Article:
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Formulaic School Reports

(13 Posts)
zanzibarmum Sun 21-Jun-09 21:40:06

Was there ever a school or teacher sued by a parent because of the old fashioned school reports school's used to issue - you know the type: "Little Mary is wasting her time and that of her fellow pupils...".

Surely that level of honesty is better than the computer generated "reports" that we get today: "Little Mary is working towards level 3 iv C bis a...."

If our children are little s"£%G shouldn't we be told???

brimfull Sun 21-Jun-09 21:41:39

I agree
I have had yrs of reports that mean fuck all to me.
I hardly bother to read them now.

hocuspontas Sun 21-Jun-09 21:43:48

In primary I only ever read the handwritten personal bit at the end. The rest is a waste of paper. At secondary it's more nitty gritty and actually means something.

zanzibarmum Sun 21-Jun-09 22:11:09

hocus - good to hear secondary reports are more nitty gritty.

To the teachers out there are there a limited number of computer generated r eports. Do you have the choice to press one, two or three buttons to generate a report that says everything and nothing.

I suspect though the school reports are merely a function of the unitised, modular, broken-down, itsy-bitsy goals and objectives that children have set for them. Whatever happened to education for its own sake - not for some skill, not for some job but merely because it challenged the child and helped the child to challenge the world.

trickerg Sun 21-Jun-09 22:19:54

We used to have the computer aided reports where we imported statements. I agree - they were awful. Lots of jargon that confused and intimidated parents.

After introducing the creative curriculum, we now write very personalised statements for the core subjects and general comments, and cut'n'paste 3-4 levelled statements for the foundation subjects.

Seems to work OK, and, funnily enough, takes less time than importing all the formulaic statements!

magentadreamer Sun 21-Jun-09 22:53:09

The best comment on DD's computer generated report yr7 has to be from her English teacher who in the things you can do to improve put " you should find the time to read more at home" DD reads on average 3 books a week. Her BF again a book worm also got the same comment.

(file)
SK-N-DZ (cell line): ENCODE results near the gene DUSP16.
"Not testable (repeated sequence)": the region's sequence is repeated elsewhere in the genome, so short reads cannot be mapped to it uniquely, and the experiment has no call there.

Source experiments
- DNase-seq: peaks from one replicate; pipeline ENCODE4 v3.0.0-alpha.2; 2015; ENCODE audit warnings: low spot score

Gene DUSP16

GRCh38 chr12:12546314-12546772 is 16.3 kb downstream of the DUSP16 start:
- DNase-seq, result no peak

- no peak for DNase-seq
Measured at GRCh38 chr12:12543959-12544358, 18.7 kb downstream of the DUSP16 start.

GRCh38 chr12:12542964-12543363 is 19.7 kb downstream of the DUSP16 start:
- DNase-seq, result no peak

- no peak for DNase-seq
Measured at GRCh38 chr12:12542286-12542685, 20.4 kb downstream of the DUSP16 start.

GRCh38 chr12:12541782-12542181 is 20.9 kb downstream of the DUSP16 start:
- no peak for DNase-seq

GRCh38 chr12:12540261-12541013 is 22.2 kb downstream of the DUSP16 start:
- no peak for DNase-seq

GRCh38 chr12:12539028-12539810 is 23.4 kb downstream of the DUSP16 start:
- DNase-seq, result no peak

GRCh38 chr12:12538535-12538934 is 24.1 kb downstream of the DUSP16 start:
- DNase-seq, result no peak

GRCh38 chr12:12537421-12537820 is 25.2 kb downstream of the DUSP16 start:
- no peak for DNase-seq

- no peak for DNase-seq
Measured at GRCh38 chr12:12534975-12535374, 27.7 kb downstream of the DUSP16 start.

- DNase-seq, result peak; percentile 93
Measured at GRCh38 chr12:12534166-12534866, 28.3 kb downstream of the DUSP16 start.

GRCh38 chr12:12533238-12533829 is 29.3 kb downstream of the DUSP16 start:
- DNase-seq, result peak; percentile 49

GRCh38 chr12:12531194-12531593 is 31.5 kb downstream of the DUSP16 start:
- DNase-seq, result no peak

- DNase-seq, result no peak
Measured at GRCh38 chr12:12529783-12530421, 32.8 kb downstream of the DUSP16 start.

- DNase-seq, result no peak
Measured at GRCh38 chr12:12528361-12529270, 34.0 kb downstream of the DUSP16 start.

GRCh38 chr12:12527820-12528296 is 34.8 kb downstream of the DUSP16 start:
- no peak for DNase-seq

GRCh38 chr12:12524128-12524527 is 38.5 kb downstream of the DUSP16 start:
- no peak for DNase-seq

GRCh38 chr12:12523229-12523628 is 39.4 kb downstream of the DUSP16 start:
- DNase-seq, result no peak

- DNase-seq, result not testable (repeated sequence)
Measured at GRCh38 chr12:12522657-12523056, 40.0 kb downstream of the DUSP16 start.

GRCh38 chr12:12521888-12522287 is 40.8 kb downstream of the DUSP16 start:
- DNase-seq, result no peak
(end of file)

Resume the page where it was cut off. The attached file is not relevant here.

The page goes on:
bloss Sun 21-Jun-09 23:17:28

Message withdrawn

Lilymaid Sun 21-Jun-09 23:23:48

Don't bank on secondary reports being any more enlightening. DS2's school just reported using a letter system most years (you only got something with words for Y7 and Y10). If you are prepared to pay for independent education you will probably get a report with more useful comments, though even there the school will want to ensure that most comments are positive rather than "X is a lazy clod who wastes our time".

forevergold Sun 21-Jun-09 23:25:31

I think the teachers definitely know them,but the reports don't tell you how they are really getting on for their age,their strengths,weaknesses and quirks,even if they know these things!
Instead it is "X can order numbers to 1000and beyond ...X can tap out a simple beat...???

bloss Sun 21-Jun-09 23:25:55

Message withdrawn

zanzibarmum Sun 21-Jun-09 23:33:45

Lilymaid - oh how I wish I had had as postive report as "... lazy clod who wastes our time.." My parents would have been delighted.

My sense is that (deep down though we wouldn't admit it in polite company) that most parents want to know not what DC are doing compared to some attainment targets but rather what they are achieving compared to the other children in their class.

trickerg Sun 21-Jun-09 23:57:39

I don't think you can compare to other children in the class on reports. What about the poor little ones ... 'he is not progressing at all and continues to be bottom of the class in all subjects...' It somehow softens the blow if you compare to national averages, and is more meaningful. Some years I've had really bright children, other years not, so comparison within the class isn't a reliable measure.

campion Mon 22-Jun-09 01:28:45

Blimey, bloss, how have those comments dropped under the radar? We have to creatively couch our comments in a positive, ' moving forward' sort of way. It was pointed out that frankness about little Blossom's inattention and general irritatingness ( maybe there isn't such a word) could reflect on our ability to ' engage' and ' stimulate' said child. Tis the way of things in teaching nowadays.

We do have optional comment banks for interim reports but I don't like them - I prefer to write about the child as I see them / their progress etc.It takes more time but what's the point of the flippin things if not to give an individual snapshot? I could say what's the point of them anyway, but that's a whole other discussion.

I had a few negative ( very) comments on my own reports which has served as a reminder to think about what I'm writing about someone else's child. ' Campion's work is terrible' ( Physics, aged 12 sad) didn't exactly fire me with enthusiasm for the subject. She may, of course, have been correct but I still hate the woman grin!

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